On a recent Sunday in Carpinteria, I debated County Supervisor Das Williams on the question: should President Trump be reelected?
Not surprisingly, Das came out of the gate with guns blazing, citing one MSNBC talking point after the other in an attempt to portray President Trump as the most corrupt man to ever occupy 1600 Pennsylvania Avenue.
More surprising to me was Das’s criticism of the President’s Middle East isolationism. Das has become a Neo-Hawk in his old age. Who knew?
I refrained from turning the debate into an exchange resembling something you might hear between Rachel Maddow and Sean Hannity and instead focused my main points on actual policies that, when put in the context of recent presidential history, suggests the answer is a resounding yes.
I referenced the often-repeated metrics including lowest overall unemployment in 50 years and the lowest Black, Hispanic, and female unemployment in history. Add to that a booming stock market, low-interest rates, and low inflation, as well as relative peace around the world. On paper, this looks pretty damn good.
But I did spend more than a few minutes addressing Das’s vocal concerns about Trump’s supposed bad character.
I suggested that while ethically challenged politicians can seem to act corruptly, on occasion, their public policies can be wholly moral. Conversely, ethical politicians can seem to conduct themselves with the utmost personal integrity, while their public policies can often be unjust at best, and immoral at worst.
Case in point:
Jimmy Carter was an ethical man but whose policies hurt the US economy, causing energy prices to spike, gas rationing, double-digit inflation, 18% interest rates, and high unemployment, especially for Blacks, Hispanics, and women...saying nothing about our American hostages in Iran.
Bill Clinton was, by all accounts, a seriously flawed, ethically challenged man and a notoriously slippery and if not amoral, immoral person. President Clinton’s policies, on the other hand, were morally sound, resulting in lower tax rates on saving, investing, and working.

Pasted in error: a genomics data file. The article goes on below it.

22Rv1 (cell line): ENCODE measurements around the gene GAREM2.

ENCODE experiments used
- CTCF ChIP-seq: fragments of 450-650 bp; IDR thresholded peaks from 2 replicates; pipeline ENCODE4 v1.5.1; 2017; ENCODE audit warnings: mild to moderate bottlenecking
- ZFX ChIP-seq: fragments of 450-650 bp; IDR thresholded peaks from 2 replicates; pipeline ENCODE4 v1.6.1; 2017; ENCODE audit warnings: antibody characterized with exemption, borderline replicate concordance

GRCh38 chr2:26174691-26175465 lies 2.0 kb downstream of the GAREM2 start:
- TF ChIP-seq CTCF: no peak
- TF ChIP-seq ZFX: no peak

Working cooperatively across the political aisle, Clinton, a rascal for sure, presided over an economy with low-interest rates, low inflation, a balanced budget, and the creation of millions of new, private-sector, good-paying jobs.
Of course he was also lucky enough to be president a few years after Al Gore invented the internet.
Clinton also used American military power to remove Slobodan Milosevic, the monstrous president of Serbia, who was engaged in some of the most horrific “ethnic cleansing” the world had seen in almost 50 years.
Bill Clinton, referred to as Slick Willy, while behaving dishonorably in his personal life, and arguably in his public life too, don’t forget John Huang, Charlie Trie, and Web Hubbell, his Administration advanced public policies that were just. Meaning, they improved the lives of tens of millions of Americans, including and perhaps especially working families.
Jimmy Carter was by all measures and reputation a virtuous and morally upright man; his Administration, on the other hand, advanced policies that were economically destructive and unfair especially to the working poor.
If given a choice, which would you prefer?
When a man behaves in ways that are personally corrupt, bordering on immoral, it's often only he, and maybe one or a few others, that end up being negatively impacted.
When a righteous man implements well-intentioned policies that prove to be corrupting economically or internationally, tens of millions of people feel the negative results that are often devastating including loss of jobs, financial bankruptcy, divorce, addiction, homelessness, and even war.
The point is men can be corrupt, obviously, but so can public policies. And very often that can be a lot worse.
None of us are perfect, and America has certainly had its share of morally flawed presidents; Andrew Jackson, John F. Kennedy, Richard Nixon, Bill Clinton...and undoubtedly Trump.
And the ideal is of course for America to elect moral and decent leaders with sound and just public policies. Indeed, that should be the standard we seek as a nation.
But in the end, as Mr. Spock was fond of saying, the needs of the many outweigh the needs of the few or the one.